The other lumpy project which we have been considering, is the expansion of the Cheddie Jagan International Airport and we have turned the sod; we have broken the ground and we intend to build a runway extension of 1000 metres and a new terminal building which will fit all, which will fit the best standards for international travellers to our region and realise the hopes and the intention of Guyana to exploit its dual strategic position, to be a hub for international flights, north and south over the continent and east and west to Africa and Asia and to the homelands of the Guyanese people; the ancestral homelands. The ancestral homelands are Africa, Asia, China and Siberia. Those are the ancestral homelands of the Guyanese people.
However, there has been some discussion in the press as to the quantum of money, I repeat as I have said before in this House, that there are allocations intended and made at a time and convent signed to get certain sums of money and support from the People’s Republic of China, the Xingbang of China with respect to this project. The detailed engineering analysis are now coming out with respect to the project, but this project, since we have broken grounds, is a go and within two years Guyanese can expect to travel cheaper, in greater comfort and over greater distances as a result of this airport.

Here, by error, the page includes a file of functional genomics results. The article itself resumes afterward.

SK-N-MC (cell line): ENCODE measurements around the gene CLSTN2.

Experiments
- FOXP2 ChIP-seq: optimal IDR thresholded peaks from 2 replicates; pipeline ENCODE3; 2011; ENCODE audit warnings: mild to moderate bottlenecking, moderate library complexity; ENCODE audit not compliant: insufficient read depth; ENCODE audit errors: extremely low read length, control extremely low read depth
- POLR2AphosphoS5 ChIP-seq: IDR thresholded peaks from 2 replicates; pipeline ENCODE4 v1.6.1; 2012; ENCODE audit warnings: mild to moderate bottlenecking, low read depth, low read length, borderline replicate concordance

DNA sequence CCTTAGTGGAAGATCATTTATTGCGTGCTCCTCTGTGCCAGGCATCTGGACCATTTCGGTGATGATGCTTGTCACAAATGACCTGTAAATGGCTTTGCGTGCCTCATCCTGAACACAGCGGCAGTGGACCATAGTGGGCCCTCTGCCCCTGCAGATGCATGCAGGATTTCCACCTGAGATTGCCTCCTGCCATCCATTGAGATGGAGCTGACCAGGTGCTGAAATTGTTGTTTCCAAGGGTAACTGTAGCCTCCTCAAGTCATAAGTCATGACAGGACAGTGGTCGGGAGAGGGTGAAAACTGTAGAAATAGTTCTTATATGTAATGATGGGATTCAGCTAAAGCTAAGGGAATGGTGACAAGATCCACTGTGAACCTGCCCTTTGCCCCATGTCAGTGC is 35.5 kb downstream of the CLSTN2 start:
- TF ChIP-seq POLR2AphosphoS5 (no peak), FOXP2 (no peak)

There was mention made of failures of some airline operations and schedules which we had approved, low cost – low budget airlines, Ez Jet and Red Jet. There have been questions as to the sustainability of these operations and there are questions as to the competitive environment in which these low cost carriers intend to operate. We want to repeat, as the Hon. Minister Ifraan Ali identified, that we will leave no stone unturned to make it possible for low cost travel to and from the Guyanese Diaspora and to open new markets with respect to tourism and business for Guyana to take advantage of its position with respect to low cost carriage.
The discussions which have to go on with Caribbean Airlines and with other carriers with respect to issues of fuel cost, with respect to what may be termed otherwise predatory prices, are issues that we have to work with and those are issues which are challenges in the international aviation environment at the moment internationally and locally.